Significance and Use
5.1 Low operating temperature fuel cells such as proton exchange membrane fuel cells (PEMFCs) require high purity hydrogen for maximum performance. The following are the reported effects (SAE TIR J2719) of the compounds determined by this test method.
5.2 Carbon Dioxide (CO2), acts largely as a diluent; however, in the fuel cell environment, CO2 can be transformed into CO.
5.3 Water (H2O), is an inert impurity, as it does not affect the function of a fuel cell stack; however, it provides a transport mechanism for water-soluble contaminants, such as Na+ or K+. In addition, it may form ice on valve internal surface at cold weather or react exothermally with metal hydride used as hydrogen fuel storage.
5.4 Inert Gases (N2 and Ar), do not normally react with fuel cell components or fuel cell system and are considered diluents. Diluents can decrease fuel cell stack performance.
5.5 Oxygen (O2), in low concentrations is considered an inert impurity, as it does not adversely affect the function of a fuel cell stack; however, it is a safety concern for vehicle on board fuel storage as it can react violently with hydrogen to generate water and heat.
1.1 This test method describes a procedure primarily for the determination of carbon dioxide, argon, nitrogen, oxygen, and water in high pressure fuel cell grade hydrogen by gas chromatograph/mass spectrometer (GC/MS) with injection of sample at the same pressure as sample without pressure reduction, which is called “Jet Pulse Injection.” The procedures described in this method were designed to measure carbon dioxide at 0.5 micromole per mole (ppmv), Argon 1 ppmv, nitrogen 5 ppmv, oxygen 2 ppmv, and water 4 ppmv.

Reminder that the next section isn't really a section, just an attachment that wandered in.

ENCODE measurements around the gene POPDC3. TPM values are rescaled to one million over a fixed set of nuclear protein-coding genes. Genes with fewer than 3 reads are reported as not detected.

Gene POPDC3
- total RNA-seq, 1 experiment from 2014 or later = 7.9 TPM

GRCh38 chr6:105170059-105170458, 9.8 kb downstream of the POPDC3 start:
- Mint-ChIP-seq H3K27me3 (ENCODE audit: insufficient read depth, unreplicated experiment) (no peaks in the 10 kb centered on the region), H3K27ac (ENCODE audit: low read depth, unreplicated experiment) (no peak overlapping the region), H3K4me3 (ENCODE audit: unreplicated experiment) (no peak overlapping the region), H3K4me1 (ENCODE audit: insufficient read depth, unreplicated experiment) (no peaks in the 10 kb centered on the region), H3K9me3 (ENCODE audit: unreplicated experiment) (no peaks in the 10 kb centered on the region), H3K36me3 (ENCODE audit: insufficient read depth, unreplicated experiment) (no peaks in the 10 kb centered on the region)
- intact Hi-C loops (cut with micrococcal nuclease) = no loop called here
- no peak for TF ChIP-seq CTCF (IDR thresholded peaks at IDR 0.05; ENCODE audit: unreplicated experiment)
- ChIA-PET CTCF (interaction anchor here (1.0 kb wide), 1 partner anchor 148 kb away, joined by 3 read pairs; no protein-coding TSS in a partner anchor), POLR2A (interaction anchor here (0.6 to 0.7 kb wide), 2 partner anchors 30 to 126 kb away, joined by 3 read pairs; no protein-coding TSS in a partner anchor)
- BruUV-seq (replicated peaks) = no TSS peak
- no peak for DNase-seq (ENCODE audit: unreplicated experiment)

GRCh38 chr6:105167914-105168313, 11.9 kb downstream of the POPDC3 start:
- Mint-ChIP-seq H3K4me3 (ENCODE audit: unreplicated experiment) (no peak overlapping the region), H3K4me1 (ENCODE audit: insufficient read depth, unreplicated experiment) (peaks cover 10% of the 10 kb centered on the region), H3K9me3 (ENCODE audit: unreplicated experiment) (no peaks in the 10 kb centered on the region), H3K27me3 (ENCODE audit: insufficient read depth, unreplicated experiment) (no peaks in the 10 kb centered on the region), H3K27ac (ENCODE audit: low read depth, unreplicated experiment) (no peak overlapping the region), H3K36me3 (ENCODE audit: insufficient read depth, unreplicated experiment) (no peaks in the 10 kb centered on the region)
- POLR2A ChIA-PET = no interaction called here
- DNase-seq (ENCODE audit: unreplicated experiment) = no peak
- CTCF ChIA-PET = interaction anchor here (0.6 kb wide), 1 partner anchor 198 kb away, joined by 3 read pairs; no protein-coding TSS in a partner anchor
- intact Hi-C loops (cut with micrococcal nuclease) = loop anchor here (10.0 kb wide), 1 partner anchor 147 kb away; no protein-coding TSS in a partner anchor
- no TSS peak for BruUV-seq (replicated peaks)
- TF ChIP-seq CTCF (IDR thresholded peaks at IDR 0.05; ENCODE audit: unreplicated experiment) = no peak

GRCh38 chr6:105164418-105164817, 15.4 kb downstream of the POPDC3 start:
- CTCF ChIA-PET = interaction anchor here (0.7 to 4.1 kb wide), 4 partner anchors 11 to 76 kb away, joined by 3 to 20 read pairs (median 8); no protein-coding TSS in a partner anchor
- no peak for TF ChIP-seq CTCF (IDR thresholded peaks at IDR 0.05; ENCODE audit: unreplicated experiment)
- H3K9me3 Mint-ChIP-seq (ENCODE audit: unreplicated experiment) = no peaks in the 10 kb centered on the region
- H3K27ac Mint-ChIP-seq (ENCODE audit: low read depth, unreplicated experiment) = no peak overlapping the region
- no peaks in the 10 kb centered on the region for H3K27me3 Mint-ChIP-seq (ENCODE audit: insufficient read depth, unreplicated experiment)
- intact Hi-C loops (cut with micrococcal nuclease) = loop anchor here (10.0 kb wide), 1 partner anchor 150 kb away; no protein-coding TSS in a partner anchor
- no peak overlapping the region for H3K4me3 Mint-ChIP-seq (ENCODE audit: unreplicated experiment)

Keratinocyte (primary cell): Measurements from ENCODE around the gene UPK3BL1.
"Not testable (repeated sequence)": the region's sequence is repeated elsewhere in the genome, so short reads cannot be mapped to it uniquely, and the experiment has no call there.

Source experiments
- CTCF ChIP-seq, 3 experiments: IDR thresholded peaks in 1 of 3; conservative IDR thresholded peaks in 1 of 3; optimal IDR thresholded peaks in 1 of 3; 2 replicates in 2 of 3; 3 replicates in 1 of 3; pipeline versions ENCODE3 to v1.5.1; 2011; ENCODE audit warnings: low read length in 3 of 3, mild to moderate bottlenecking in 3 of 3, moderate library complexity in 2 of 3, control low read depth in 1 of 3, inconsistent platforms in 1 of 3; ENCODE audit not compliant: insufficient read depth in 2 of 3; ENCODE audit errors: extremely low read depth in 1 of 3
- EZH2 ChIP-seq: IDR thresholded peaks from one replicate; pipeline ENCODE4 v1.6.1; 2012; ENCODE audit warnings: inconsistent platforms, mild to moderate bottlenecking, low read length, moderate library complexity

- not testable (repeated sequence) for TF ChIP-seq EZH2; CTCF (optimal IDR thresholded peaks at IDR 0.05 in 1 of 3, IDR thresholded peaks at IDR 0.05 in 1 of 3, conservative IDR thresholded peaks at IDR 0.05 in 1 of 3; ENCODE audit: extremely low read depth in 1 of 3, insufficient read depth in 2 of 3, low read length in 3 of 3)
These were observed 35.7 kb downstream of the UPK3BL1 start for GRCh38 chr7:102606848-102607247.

1.2 Units—The values stated in SI units are to be regarded as standard. The values given in parentheses after SI units are provided for information only and are not considered standard.
1.3 The mention of trade names in standard does not constitute endorsement or recommendation for use. Other manufacturers of equipment or equipment models can be used.
1.4 This standard does not purport to address all of the safety concerns, if any, associated with its use. It is the responsibility of the user of this standard to establish appropriate safety, health, and environmental practices and determine the applicability of regulatory limitations prior to use.
1.5 This international standard was developed in accordance with internationally recognized principles on standardization established in the Decision on Principles for the Development of International Standards, Guides and Recommendations issued by the World Trade Organization Technical Barriers to Trade (TBT) Committee.